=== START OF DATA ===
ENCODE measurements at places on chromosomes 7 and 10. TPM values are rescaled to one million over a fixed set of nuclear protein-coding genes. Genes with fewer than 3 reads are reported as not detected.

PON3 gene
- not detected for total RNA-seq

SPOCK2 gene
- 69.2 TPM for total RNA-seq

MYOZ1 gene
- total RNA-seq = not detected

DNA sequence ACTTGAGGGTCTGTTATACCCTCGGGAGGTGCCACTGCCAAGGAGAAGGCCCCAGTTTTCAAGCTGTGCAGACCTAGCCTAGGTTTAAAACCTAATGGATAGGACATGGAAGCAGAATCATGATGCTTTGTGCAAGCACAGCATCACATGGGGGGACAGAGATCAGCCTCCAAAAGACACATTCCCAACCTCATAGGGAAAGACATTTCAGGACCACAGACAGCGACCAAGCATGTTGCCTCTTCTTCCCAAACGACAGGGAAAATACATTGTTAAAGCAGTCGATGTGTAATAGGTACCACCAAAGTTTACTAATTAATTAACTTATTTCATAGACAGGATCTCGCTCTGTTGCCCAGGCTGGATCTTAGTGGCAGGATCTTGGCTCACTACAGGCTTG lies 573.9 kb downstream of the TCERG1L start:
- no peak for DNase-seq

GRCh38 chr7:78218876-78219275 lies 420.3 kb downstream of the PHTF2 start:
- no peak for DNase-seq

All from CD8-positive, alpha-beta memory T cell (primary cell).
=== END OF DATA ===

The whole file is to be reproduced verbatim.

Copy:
ENCODE measurements at places on chromosomes 7 and 10. TPM values are rescaled to one million over a fixed set of nuclear protein-coding genes. Genes with fewer than 3 reads are reported as not detected.

PON3 gene
- not detected for total RNA-seq

SPOCK2 gene
- 69.2 TPM for total RNA-seq

MYOZ1 gene
- total RNA-seq = not detected

DNA sequence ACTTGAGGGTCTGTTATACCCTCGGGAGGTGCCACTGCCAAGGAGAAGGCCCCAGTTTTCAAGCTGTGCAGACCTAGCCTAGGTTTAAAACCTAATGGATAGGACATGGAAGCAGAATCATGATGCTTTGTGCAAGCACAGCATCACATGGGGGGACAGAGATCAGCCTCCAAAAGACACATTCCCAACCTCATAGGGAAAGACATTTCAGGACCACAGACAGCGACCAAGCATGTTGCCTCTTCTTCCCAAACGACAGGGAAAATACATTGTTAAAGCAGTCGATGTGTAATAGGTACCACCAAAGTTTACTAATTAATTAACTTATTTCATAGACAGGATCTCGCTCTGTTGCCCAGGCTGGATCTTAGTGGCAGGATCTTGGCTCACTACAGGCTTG lies 573.9 kb downstream of the TCERG1L start:
- no peak for DNase-seq

GRCh38 chr7:78218876-78219275 lies 420.3 kb downstream of the PHTF2 start:
- no peak for DNase-seq

All from CD8-positive, alpha-beta memory T cell (primary cell).